It’s the story of a young English chef – Rose – who takes a job as an au pair after her life in London falls apart. She arrives in Australia, in the wine region of the Shingle Valley, in the middle of winter and it’s completely the opposite of the sunny country she’d been expecting. She’s also there to spy on the owner – whose tempestuous wife has walked out on him – for her brother, who is interested in buying the troubled winery…
‘RuRo’ is one of the most enduringly popular romantic subgenres in Australia. Did you set out to write a rural romance, or did the story simply evolve that way? What do you think it is about these stories that resonates with readers in such a big way?
I’d spent several years editing Gourmet Traveller WINE magazine and during the course of that rather wonderful job had visited many of Australia and New Zealand’s best wine regions. I had been taken by the wonderful sense of community and camaraderie that I encountered and also loved the gorgeous landscape, so it made perfect sense to me to set a book in a small grape-growing/winemaking community. Wine is such a sensuous product and lends itself to a love story as well as plenty of other shenanigans.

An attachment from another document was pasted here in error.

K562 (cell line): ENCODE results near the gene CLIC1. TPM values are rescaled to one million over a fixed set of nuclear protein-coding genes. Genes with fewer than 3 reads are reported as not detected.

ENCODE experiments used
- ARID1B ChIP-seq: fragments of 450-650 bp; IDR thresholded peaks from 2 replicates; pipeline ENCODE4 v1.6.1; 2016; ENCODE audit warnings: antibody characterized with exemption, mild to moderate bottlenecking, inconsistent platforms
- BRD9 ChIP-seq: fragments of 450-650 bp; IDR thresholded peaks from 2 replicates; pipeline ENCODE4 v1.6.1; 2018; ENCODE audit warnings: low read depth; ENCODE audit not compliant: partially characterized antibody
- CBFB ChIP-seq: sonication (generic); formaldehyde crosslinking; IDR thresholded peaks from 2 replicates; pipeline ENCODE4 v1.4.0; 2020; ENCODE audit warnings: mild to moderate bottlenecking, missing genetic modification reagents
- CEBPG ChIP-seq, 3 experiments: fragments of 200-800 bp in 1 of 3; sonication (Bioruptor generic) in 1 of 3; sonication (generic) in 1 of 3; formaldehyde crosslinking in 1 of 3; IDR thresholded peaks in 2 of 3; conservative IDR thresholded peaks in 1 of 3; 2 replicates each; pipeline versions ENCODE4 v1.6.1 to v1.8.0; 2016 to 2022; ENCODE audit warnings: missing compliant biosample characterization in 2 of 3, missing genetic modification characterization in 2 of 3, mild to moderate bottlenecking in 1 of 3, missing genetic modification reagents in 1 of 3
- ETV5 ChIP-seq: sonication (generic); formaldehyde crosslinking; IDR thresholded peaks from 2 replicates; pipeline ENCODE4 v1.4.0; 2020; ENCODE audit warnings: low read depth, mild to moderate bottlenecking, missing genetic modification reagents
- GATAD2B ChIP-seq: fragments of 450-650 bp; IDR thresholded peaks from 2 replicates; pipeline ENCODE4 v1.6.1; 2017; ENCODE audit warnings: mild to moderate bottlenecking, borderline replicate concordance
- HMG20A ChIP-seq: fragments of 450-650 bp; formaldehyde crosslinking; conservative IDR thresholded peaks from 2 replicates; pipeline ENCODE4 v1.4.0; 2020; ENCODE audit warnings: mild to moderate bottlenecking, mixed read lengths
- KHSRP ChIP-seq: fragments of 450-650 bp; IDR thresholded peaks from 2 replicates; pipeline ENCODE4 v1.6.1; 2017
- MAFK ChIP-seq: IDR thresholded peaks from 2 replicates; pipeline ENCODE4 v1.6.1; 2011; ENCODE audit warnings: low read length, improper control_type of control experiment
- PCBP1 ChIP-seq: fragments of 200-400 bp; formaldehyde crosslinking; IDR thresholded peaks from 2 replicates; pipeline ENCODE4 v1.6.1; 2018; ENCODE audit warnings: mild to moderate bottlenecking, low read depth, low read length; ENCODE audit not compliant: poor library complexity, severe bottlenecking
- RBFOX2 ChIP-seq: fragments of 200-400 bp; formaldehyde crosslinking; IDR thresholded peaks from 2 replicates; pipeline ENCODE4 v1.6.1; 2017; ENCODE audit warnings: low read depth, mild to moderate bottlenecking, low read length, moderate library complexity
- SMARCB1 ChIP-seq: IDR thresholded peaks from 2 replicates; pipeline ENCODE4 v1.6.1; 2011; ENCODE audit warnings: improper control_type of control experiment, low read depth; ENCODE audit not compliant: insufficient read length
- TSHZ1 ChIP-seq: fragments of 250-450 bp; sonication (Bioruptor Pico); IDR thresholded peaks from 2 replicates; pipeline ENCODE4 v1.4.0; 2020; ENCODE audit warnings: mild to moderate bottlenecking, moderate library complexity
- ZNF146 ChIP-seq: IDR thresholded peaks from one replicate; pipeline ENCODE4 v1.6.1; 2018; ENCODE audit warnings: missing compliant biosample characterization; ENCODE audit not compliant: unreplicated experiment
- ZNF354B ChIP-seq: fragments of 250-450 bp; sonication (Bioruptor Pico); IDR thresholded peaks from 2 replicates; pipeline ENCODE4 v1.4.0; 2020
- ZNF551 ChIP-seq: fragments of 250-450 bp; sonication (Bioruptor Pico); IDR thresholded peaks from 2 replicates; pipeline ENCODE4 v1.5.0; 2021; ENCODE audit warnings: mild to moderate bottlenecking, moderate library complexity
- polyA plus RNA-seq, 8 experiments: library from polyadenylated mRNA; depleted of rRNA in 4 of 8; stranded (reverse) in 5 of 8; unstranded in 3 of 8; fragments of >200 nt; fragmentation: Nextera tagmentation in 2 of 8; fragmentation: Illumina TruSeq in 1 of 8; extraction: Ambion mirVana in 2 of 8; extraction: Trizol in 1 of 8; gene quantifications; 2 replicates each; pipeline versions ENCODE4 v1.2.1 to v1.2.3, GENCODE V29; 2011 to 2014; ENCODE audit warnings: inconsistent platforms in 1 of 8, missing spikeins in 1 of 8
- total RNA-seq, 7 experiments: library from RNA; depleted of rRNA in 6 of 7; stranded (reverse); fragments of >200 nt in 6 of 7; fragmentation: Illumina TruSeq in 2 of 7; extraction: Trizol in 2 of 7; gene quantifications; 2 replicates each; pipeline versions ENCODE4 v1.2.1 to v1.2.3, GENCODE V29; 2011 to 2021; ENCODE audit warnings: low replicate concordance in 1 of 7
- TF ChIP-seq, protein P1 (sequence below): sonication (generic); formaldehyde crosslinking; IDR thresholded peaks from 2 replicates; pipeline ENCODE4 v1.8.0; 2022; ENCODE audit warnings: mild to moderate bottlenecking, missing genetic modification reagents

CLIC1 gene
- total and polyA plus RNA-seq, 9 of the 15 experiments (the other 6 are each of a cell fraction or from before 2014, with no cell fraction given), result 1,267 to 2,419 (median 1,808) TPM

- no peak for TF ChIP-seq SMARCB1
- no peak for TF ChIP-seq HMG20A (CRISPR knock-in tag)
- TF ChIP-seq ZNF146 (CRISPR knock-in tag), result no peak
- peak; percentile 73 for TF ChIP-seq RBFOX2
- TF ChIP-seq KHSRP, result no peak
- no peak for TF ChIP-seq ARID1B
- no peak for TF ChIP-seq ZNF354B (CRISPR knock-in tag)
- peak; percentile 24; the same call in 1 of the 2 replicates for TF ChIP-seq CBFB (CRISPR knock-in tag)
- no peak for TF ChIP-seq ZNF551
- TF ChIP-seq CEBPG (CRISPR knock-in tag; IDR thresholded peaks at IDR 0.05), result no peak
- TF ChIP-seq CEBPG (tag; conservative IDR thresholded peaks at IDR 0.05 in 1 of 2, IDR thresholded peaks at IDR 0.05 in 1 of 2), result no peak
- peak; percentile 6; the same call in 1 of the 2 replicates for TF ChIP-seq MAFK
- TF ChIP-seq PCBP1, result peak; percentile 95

When I was in my teens I loved a series of books by HE Bates that started with The Darling Buds of May – the warmth of the family and all the jolly things they did made me want to be a part of such a world, and I realised as I wrote Rose’s Vintage that I wanted to create a similar feeling in my work.
Belonging – finding your tribe – is such an important human need, and Australian rural romance captures that – that feeling of community that can sometimes be lacking when you live in larger towns and cities.
Plenty of people still like to deride romantic fiction as shallow, unrealistic, antifeminist, yada yada yada – despite it being the most popular fiction genre in the world! What are your thoughts on some of the tired clichés and stereotypes romance is still saddled with?